Constructors

I have no reference for this, but I much prefer convencience constructors to call canonical ones. In your code, you have... hmmm, you don't have an actual canonical constructor - you can't construct with a VertextColor:

public Vertex(int label, int distance, Vertex parent) {
    this(label);
    this.distance = distance;
    this.parent = parent;
}

public Vertex(int label) {
    this.label = label;
}

Here, you have a canonical constructor (int, int, Vertex) calling a convenience one (Vertex). I would prefer the opposite, and have code like:

public Vertex(int label, int distance, Vertex parent, VertexColor color) {
    this.label = label;
    this.distance = distance;
    this.parent = parent;
    this.color = color;
}

public Vertex(int label, int distance, Vertex parent) {
    this(label, distance, parent, VertexColor.WHITE);
}

public Vertex(int label) {
    this(label, 0, null, VertexColor.WHITE);
}

This way it makes it obvious what is what, and also, the actual fields are only set in a single constructor too.... Additionally, it opens up an easier way to make the fields final, if you wanted to.

Finally, I don't like code that relies on using the not-supplied default values of declared fields, and the Canonical constructor solves that (what I mean here, is that your current constructor Vertex(int label) does not set any other fields, but relies on the default values for private int distance; and private Vertex parent;.

toStrings

Your toStrings are using string concatenations. This is not horrible, but I would prefer to see string formatting.

This code:

public String toString() {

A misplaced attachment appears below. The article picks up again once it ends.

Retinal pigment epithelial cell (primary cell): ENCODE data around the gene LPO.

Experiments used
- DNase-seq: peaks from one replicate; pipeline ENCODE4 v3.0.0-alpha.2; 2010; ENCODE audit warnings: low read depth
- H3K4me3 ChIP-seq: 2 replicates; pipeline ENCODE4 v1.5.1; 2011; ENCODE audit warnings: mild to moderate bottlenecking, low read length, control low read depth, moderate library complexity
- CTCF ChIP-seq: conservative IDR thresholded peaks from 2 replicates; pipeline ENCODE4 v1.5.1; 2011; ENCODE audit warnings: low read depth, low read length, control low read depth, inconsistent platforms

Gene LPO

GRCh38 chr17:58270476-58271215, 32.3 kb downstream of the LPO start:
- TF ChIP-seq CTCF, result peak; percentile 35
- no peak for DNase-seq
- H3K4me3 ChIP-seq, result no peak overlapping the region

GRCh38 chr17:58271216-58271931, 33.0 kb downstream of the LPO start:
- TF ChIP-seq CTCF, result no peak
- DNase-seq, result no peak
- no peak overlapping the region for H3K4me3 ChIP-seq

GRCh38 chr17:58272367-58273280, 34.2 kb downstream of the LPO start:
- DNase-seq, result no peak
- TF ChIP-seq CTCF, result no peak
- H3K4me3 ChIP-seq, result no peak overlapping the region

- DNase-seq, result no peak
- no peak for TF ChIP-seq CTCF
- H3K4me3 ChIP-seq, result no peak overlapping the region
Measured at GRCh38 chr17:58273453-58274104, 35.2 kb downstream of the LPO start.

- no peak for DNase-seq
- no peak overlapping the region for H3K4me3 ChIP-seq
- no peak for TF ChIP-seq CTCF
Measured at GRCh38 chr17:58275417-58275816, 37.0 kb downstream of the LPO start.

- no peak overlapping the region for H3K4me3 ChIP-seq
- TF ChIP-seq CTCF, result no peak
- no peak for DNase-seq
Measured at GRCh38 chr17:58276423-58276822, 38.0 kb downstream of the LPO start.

return "Vertex{" +
            "label=" + label +
            ", color=" + color +
            ", distance=" + distance +
            ", parent=" + parent +
            '}';
}

would be better as:

public String toString() {
    return String.format("Vertex{label=%d, color=%s, distance=%d, parent=%s}",
        label, color, distance, parent);
}

equals & hashCode

Your two methods appear to follow the equals/hashCode contract, which is great. I would suggest two changes though in each.... in the equals, you have:

public boolean equals(Object o) {
    if (this == o) return true;
    if (o == null || getClass() != o.getClass()) return false;

    Vertex vertex = (Vertex) o;

    if (label != vertex.label) return false;
    if (distance != vertex.distance) return false;
    if (color != vertex.color) return false;
    return !(parent != null ? !parent.equals(vertex.parent) : vertex.parent != null);

}

You should use instanceof instead of o == null || getClass() != o.getClass(). instanceof will return false for a null value, and, it is more clear what its intent is. Additionally, you should use Objects.equals(a,b). Your code could be:

public boolean equals(Object o) {
    if (this == o) {
        return true;
    }
    if (!(o instanceof Vertex)) {
        return false;
    }

    Vertex vertex = (Vertex)o;

    return label == vertex.label
        && distance == vertex.distance
        && color == vertex.color
        && Objects.equals(parent, vertex.parent);
}

In the hashCode method, I suspect this is auto-generated code. It's OK, but I thought there would be a way to integrate Objects.deepHashCode(...) but there may not be.

AdjacencyList

This code looks fine too. The one comment here is that I would prefer to see a more batch-oriented integer conversion of each line.

I would have a method like:

private static int[] lineToInts(String line) {
    String[] parts = line.split("\\s+");
    int[] numbers = new int[parts.length];
    for (int i = 0; i < parts.length; i++) {
        numbers[i] = Integer.parseInt(parts[i]);
    }
    return numbers;
}

If you have Java 8, I would make that:

private static int[] lineToInts(String line) {
    return Stream.of(line.split("\\s+"))
           .mapToInt(Integer::parseInt)
           .toArray();
}

Then you can simplify the other code...

Also, in this class, use printf for the toString...